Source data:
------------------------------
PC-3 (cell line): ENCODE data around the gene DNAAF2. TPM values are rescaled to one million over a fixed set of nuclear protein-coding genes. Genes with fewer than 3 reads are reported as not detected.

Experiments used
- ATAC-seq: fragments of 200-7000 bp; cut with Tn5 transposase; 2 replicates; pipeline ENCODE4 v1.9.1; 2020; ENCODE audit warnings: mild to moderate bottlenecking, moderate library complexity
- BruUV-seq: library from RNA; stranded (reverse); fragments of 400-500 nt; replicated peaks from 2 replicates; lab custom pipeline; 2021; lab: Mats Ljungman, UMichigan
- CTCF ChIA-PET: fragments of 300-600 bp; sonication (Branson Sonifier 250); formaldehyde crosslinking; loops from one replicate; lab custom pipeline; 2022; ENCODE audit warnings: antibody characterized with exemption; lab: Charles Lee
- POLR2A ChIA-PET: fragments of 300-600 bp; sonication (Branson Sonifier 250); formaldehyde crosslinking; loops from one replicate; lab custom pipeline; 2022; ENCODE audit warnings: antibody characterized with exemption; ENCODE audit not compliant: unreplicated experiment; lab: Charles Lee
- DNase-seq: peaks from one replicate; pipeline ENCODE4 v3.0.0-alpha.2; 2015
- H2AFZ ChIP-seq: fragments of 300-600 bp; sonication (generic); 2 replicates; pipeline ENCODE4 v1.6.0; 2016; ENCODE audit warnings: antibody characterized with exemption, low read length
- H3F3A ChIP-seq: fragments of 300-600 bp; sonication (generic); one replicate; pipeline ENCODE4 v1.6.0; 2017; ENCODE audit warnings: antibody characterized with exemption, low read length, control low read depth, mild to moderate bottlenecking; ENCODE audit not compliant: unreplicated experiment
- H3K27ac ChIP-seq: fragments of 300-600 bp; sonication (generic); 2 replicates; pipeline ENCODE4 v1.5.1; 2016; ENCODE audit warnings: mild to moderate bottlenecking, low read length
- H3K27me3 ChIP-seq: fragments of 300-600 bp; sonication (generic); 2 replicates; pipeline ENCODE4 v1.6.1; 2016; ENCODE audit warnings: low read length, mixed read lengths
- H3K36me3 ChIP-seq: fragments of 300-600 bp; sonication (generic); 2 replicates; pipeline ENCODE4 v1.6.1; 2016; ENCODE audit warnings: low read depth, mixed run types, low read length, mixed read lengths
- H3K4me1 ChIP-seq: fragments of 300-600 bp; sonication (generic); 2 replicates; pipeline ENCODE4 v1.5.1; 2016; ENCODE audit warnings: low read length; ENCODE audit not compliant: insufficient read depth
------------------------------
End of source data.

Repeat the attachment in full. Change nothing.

PC-3 (cell line): ENCODE data around the gene DNAAF2. TPM values are rescaled to one million over a fixed set of nuclear protein-coding genes. Genes with fewer than 3 reads are reported as not detected.

Experiments used
- ATAC-seq: fragments of 200-7000 bp; cut with Tn5 transposase; 2 replicates; pipeline ENCODE4 v1.9.1; 2020; ENCODE audit warnings: mild to moderate bottlenecking, moderate library complexity
- BruUV-seq: library from RNA; stranded (reverse); fragments of 400-500 nt; replicated peaks from 2 replicates; lab custom pipeline; 2021; lab: Mats Ljungman, UMichigan
- CTCF ChIA-PET: fragments of 300-600 bp; sonication (Branson Sonifier 250); formaldehyde crosslinking; loops from one replicate; lab custom pipeline; 2022; ENCODE audit warnings: antibody characterized with exemption; lab: Charles Lee
- POLR2A ChIA-PET: fragments of 300-600 bp; sonication (Branson Sonifier 250); formaldehyde crosslinking; loops from one replicate; lab custom pipeline; 2022; ENCODE audit warnings: antibody characterized with exemption; ENCODE audit not compliant: unreplicated experiment; lab: Charles Lee
- DNase-seq: peaks from one replicate; pipeline ENCODE4 v3.0.0-alpha.2; 2015
- H2AFZ ChIP-seq: fragments of 300-600 bp; sonication (generic); 2 replicates; pipeline ENCODE4 v1.6.0; 2016; ENCODE audit warnings: antibody characterized with exemption, low read length
- H3F3A ChIP-seq: fragments of 300-600 bp; sonication (generic); one replicate; pipeline ENCODE4 v1.6.0; 2017; ENCODE audit warnings: antibody characterized with exemption, low read length, control low read depth, mild to moderate bottlenecking; ENCODE audit not compliant: unreplicated experiment
- H3K27ac ChIP-seq: fragments of 300-600 bp; sonication (generic); 2 replicates; pipeline ENCODE4 v1.5.1; 2016; ENCODE audit warnings: mild to moderate bottlenecking, low read length
- H3K27me3 ChIP-seq: fragments of 300-600 bp; sonication (generic); 2 replicates; pipeline ENCODE4 v1.6.1; 2016; ENCODE audit warnings: low read length, mixed read lengths
- H3K36me3 ChIP-seq: fragments of 300-600 bp; sonication (generic); 2 replicates; pipeline ENCODE4 v1.6.1; 2016; ENCODE audit warnings: low read depth, mixed run types, low read length, mixed read lengths
- H3K4me1 ChIP-seq: fragments of 300-600 bp; sonication (generic); 2 replicates; pipeline ENCODE4 v1.5.1; 2016; ENCODE audit warnings: low read length; ENCODE audit not compliant: insufficient read depth